I am a statistical newbie. I recently started doing some text analysis in my text columns to find if a usage of specific word is causing my score to be high or low score. Previously I was finding the correlation then I came to know correlation does not tell you what variables affect other variables.

Q1: Is it possible to determine causality? and if yes what are the tools that I can use to do that? Im working in R and azure, so is there any tool I can use?

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    $\begingroup$ Proving causality is difficult. Usually, you need to design specific experiments: stats.stackexchange.com/q/2245/11849 $\endgroup$
    – Roland
    Dec 20 '17 at 7:52
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    $\begingroup$ E.g., the Stack Exchange people usually conduct manipulation experiments that show causality before changing something in their website: stackoverflow.blog/2017/10/17/… $\endgroup$
    – Roland
    Dec 20 '17 at 7:55
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    $\begingroup$ What @Roland said. Additionally, it is hard to define causaility exactly in a statistical setting. E.g. if you observe data sequentially (i.e., if you can assume that things at time $t$ cannot influence things at time $t-1$) you may be able work with the Granger Causality framework, which has little to do with what we would think about as causality in everyday life. Generally, the school of thought that you might be interested in checking out is called causal inference, see here: csm.lshtm.ac.uk/centre-themes/causal-inference $\endgroup$
    – Jeremias K
    Dec 20 '17 at 10:15

Causation is not in the data and cannot be. Data only contains correlation.

Most simply, if a variable $Y$ is correlated to $X$, $X$ can be seen as a cause of $Y$ if $X$ is controlled freely by the experimenter, which is done most often in a random way. This is not in the data but in the way the data was produced. Some frameworks were invented to broaden this limited definition, but the basic idea is still valid.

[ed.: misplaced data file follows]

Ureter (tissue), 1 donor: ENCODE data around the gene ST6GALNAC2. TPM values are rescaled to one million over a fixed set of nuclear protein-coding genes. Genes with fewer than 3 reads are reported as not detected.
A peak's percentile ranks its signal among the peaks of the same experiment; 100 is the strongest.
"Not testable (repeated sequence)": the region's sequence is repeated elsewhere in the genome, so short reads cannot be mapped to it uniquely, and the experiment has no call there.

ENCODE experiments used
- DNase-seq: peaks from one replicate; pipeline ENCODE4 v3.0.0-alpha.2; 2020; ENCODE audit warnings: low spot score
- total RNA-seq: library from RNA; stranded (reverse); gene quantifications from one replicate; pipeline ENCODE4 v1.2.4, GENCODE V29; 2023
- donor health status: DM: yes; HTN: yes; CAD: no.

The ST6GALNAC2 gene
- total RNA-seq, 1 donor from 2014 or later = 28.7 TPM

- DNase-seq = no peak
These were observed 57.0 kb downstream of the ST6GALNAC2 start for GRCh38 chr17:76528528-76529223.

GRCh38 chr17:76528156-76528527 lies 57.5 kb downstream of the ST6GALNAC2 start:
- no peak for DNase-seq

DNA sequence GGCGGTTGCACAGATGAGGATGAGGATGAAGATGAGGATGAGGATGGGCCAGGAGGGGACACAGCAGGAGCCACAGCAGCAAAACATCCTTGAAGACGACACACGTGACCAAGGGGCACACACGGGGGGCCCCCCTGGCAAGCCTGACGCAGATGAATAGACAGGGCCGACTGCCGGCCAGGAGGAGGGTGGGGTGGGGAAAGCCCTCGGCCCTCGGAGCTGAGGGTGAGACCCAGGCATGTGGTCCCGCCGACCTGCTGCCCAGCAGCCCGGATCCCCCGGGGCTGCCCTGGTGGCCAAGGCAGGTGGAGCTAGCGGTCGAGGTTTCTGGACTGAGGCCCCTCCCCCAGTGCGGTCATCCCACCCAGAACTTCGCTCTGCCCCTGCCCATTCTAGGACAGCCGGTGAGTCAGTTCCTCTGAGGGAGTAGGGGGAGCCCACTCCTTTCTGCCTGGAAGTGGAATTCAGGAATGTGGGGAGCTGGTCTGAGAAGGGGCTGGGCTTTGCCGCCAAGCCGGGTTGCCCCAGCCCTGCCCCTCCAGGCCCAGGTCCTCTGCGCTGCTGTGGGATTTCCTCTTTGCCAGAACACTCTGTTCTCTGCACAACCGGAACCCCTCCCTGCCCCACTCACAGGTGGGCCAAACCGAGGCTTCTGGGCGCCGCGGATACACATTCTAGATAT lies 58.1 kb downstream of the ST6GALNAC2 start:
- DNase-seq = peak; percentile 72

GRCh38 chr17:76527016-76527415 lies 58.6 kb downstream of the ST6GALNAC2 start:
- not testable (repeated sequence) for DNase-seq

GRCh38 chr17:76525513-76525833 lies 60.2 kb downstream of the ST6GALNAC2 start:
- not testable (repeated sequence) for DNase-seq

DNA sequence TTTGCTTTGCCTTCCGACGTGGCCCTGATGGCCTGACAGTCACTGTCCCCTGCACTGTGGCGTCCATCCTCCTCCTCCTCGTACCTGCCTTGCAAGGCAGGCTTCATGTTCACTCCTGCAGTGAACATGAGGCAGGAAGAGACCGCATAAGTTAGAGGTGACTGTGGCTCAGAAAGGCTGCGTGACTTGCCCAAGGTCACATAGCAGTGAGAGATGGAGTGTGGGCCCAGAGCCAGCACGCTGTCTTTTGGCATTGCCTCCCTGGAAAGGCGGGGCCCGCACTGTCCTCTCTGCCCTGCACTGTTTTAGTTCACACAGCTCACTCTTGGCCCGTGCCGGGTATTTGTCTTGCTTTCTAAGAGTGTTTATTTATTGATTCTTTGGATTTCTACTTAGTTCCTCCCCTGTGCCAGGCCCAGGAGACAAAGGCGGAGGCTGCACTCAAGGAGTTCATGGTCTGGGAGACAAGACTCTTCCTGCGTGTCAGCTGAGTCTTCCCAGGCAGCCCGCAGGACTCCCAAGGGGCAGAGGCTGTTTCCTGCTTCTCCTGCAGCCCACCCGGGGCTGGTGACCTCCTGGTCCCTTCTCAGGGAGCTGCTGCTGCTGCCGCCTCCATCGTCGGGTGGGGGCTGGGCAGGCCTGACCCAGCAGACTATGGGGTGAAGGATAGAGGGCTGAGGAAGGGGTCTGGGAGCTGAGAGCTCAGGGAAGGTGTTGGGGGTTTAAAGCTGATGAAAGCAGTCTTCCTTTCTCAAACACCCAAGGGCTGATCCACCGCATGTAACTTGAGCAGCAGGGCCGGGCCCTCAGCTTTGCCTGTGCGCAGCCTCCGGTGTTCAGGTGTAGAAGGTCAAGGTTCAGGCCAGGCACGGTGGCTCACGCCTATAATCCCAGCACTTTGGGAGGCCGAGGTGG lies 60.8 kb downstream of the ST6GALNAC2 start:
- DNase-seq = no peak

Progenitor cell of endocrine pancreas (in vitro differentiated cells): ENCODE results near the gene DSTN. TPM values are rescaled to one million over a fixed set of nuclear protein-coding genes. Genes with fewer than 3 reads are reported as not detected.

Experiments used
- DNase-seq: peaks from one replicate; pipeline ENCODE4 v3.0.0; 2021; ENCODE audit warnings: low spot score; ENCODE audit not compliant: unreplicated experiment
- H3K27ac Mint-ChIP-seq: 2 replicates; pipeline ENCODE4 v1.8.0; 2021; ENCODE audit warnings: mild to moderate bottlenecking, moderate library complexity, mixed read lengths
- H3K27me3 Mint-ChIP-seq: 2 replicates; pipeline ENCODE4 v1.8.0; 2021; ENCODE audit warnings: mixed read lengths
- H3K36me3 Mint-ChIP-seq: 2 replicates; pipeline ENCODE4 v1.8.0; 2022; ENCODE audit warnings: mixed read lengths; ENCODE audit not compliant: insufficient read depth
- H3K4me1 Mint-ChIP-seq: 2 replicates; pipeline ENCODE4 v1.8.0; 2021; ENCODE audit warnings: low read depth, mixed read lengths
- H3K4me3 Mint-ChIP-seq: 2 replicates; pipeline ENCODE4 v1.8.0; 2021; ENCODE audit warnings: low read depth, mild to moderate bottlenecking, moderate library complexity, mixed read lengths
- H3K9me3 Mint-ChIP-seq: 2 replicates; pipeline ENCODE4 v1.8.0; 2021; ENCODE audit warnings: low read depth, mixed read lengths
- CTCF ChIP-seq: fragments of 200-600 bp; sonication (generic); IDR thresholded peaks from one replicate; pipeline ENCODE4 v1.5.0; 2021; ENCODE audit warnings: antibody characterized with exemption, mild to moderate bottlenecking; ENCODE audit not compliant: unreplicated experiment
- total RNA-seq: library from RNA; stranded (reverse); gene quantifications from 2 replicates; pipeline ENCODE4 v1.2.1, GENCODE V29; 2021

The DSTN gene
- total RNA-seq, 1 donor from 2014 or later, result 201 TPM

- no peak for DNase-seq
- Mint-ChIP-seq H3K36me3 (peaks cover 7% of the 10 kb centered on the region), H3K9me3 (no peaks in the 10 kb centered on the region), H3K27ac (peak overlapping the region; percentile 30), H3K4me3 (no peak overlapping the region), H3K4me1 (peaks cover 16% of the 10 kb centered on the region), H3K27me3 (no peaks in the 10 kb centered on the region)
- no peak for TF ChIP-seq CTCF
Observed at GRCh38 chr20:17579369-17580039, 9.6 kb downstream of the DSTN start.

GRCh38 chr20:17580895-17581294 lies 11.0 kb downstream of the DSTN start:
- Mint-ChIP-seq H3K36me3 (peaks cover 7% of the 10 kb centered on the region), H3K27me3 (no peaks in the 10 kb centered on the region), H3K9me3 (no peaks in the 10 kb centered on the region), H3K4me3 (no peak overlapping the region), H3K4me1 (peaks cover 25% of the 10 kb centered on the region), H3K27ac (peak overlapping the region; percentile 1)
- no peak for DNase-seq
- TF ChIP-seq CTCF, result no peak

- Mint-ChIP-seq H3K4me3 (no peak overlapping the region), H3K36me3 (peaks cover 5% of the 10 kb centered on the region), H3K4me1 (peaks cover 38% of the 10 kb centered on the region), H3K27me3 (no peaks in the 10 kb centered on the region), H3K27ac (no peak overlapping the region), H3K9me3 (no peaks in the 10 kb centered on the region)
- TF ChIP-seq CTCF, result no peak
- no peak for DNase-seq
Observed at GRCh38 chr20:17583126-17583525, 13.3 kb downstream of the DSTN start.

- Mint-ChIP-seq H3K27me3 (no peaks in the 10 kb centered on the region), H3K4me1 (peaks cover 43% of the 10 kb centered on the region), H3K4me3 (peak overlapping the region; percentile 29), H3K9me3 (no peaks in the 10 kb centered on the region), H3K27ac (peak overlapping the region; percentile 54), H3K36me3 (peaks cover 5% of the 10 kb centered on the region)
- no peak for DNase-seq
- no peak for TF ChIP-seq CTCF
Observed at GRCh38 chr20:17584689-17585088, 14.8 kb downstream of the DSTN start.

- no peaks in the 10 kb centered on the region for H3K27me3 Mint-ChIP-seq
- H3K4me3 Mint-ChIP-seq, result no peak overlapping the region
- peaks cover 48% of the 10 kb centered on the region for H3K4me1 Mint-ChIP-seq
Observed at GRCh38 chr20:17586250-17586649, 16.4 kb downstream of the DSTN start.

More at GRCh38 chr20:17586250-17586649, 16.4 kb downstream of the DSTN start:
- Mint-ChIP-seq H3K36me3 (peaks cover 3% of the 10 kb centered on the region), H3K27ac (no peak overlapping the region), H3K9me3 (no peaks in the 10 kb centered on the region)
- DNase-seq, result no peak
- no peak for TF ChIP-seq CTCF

then I came to know correlation does not tell you what variables affect other variables.

Usually the word "affect" has an intuitive psychobiological meaning of "cause", while practically and mathematically this is still used about correlation. I'll try to explain.

Causation is often the way we represent correlation mentally (in our imagination). This is very useful to figure out what happens, and understand the structure of the data in a human way, and possibly to invent/correct/improve things. But strangely it's not in the data. What you can do instead is show how some correlations are explained by others: consequences. Note that the words "implied", "consequences", "explained" are all about correlation and not about causation.

Does the word "pissed off" causes a negative score (say measuring how much people are satisfied)? Actually, in my imagination I see it like this: anger both causes the word "pissed off" and a negative score. But this imagination can't be validated by the data, and I don't need it: I'll just validate "pissed off" is correlated with the score. I'll say it affects the score. Now what if I record anger itself by plugging some electrodes in people's brain and gut. I'll prove that the variable "anger" both explains the score "pissed off". But saying it is a "cause" is only in the way my imagination sees reality. Nothing in the data says that the variable "anger" is special as being the true first source of causality.

Unless you change the way the data is produced, introducing controlled intervention at some point or formalize what your imagination says about causality, you can't say anything about causality by looking at the data.


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